The world of molecules and solids is far from static. Indeed, molecules exhibit well-known degrees of freedom, from simple rotations to more complex movements, which have been applied in the design of effective rotating catalysts1, molecular gyroscopes2, and to understand how guests, such as CO2, behave once adsorbed in a host3,4. Dynamics also play pivotal roles in much larger systems, such as biological macromolecules5, with faulty dynamical processes within enzymes being associated with disease6. Fortunately, these complex movements can be exploited, with molecular machines7 recently having risen in prominence, yielding the 2016 Nobel Prize in Chemistry8, with several configurations relying on rotations9,10,11, such as molecular motors12,13 and propellers14. However, the impact of introducing interacting moieties on such dynamical processes remains unclear, and the rapid rotations of methyl groups offer an opportunity to gain insights into how molecular rotations can be affected by changes in the local chemical environment.

There have been sparse reports on how van der Waals interactions, such as those associated with inter- or intramolecular contacts, can affect the energy barrier of a methyl group’s rotation15,16,17,18. Counterintuitively, both increases and decreases in the rotational energy barrier have been observed upon the introduction of van der Waals contacts, rather than the perhaps expected consistent increase due to steric hindrance. Examples of decreases in the rotational energy barrier have been rationalized as resulting from the destabilization of the staggered conformation of the rotator, overall reducing the barrier15. This effect from van der Waals contacts on a methyl group has been observed in a select few instances in polymers19 and proteins20. In the case of proteins, increases and decreases in the methyl rotational energy barrier have both been observed, and the presence of ligands has been shown to play a critical role in their internal dynamics21. While these effects are structurally localized, they potentially could be exploited in the design of ligands and molecular machines through the incorporation of functional groups associated with a potent dynamical catalytic ability.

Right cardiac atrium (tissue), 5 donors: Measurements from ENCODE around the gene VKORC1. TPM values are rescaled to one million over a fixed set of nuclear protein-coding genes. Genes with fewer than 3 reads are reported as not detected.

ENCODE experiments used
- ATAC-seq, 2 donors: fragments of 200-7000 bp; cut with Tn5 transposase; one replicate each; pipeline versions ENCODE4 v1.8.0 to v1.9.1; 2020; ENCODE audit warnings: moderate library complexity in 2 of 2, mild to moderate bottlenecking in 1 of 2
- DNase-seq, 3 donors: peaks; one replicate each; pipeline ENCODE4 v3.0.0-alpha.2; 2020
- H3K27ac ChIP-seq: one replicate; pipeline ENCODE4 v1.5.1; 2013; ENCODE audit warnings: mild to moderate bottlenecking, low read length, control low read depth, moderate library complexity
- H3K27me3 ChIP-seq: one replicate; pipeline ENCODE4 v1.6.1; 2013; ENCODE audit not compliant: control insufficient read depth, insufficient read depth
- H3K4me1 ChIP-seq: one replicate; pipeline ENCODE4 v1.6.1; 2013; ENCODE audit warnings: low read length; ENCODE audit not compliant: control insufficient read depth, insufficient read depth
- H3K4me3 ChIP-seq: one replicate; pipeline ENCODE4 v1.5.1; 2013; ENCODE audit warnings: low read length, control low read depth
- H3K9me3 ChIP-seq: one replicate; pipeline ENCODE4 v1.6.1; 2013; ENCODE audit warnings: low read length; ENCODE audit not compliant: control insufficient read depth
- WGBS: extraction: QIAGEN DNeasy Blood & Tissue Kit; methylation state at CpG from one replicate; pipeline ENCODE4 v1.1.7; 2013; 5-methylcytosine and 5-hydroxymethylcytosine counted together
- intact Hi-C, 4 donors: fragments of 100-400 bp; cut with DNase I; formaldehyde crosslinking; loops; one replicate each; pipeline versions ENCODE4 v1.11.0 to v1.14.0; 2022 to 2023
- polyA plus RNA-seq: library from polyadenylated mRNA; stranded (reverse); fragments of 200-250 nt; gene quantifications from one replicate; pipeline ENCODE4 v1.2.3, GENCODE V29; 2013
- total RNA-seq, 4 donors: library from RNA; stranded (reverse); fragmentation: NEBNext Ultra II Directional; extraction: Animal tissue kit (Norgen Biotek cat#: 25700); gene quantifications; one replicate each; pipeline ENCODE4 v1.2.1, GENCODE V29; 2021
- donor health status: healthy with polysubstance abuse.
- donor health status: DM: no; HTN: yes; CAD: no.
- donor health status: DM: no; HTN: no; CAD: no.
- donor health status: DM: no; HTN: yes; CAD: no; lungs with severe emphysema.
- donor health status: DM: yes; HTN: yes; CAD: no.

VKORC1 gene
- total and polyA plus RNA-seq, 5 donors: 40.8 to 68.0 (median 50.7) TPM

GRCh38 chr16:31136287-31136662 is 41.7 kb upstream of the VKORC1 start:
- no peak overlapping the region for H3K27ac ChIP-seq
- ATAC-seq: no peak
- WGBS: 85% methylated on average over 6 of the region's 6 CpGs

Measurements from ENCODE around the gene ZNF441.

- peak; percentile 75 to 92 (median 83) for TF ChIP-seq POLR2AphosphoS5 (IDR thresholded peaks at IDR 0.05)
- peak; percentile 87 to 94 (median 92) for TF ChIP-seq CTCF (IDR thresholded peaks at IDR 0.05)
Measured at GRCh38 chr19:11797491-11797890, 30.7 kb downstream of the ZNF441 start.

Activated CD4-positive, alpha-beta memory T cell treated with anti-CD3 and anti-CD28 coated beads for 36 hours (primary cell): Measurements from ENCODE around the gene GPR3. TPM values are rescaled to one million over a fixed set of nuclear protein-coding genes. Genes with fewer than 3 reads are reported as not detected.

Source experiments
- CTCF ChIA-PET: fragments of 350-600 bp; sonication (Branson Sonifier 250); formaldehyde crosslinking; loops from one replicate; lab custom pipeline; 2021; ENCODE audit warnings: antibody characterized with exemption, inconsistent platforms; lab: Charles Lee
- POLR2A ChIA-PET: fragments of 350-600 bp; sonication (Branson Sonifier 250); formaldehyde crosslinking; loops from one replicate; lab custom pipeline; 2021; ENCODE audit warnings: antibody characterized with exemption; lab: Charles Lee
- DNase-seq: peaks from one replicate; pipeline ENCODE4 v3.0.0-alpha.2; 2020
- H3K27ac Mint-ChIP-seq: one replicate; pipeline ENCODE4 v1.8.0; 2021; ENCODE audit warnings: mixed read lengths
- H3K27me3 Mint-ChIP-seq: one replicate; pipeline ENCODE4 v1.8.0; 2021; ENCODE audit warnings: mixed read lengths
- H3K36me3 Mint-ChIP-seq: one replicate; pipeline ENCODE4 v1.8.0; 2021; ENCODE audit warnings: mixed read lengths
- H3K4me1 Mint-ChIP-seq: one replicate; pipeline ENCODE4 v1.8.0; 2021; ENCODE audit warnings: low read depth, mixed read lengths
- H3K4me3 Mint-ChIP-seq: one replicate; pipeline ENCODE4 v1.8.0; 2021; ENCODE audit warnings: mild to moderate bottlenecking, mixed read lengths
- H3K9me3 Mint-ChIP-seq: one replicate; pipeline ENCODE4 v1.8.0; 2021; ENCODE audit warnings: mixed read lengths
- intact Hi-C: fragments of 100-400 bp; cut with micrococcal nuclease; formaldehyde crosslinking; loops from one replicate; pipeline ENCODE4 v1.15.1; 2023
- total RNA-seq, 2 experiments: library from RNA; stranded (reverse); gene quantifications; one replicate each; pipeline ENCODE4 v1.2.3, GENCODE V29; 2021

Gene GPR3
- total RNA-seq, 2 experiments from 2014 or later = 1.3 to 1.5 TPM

Halogen bonding (RXY; X = I, Br, Cl, F; Y = electron donor) is a non-covalent interaction akin to the hydrogen bond22 which is currently experiencing a surge of interest in supramolecular chemistry23,24, and related fields due to its directionality25 and tuneability (I > Br > Cl  F)26,27, allowing for the rational design of catalysts28,29, and supramolecular frameworks30,31. Halogen bonding is defined as the attraction between the region of elevated electrostatic potential32 on the halogen bond donor, associated with the electron-poor σ-hole33, and an electron-rich halogen bond acceptor, such as a Lewis base or nucleophile34. Recently, halogen bonding has been introduced in the field of supramolecular rotators, in configurations such as the molecular rotor on axle35,36 and a molecular top37. While halogen bonding served the role of an attractive interaction to maintain a particular geometry that best favors the rotation, the direct influence of halogen bonding contacts on the molecular dynamics was not the focus of these works.

Here, we show the first instance of halogen bonding having a direct influence on local dynamical processes, with the halogen bond donor acting as a dynamics catalyst superior to the hydrogen bond. In this context, dynamics catalysis refers to the reduction of the energy barrier associated with a dynamic process, such as rotation. To this end, we employ deuterium solid-state NMR spectroscopy and spin-lattice relaxation time constant (T1) measurements on a series of cocrystals and salts featuring the halogen bond acceptor 2,3,5,6-tetramethylpyrazine (TMP), observing changes in the methyl group activation energy upon the introduction of a halogen bond or hydrogen bond, and comparing the results to those obtained for pure TMP and its halide salts (HCl, HBr). The TMP acceptor provides an ideal scaffold to study the effect of changes in the chemical environment on rotation, as the methyl groups are consistently located immediately adjacent to the non-covalent interaction being introduced.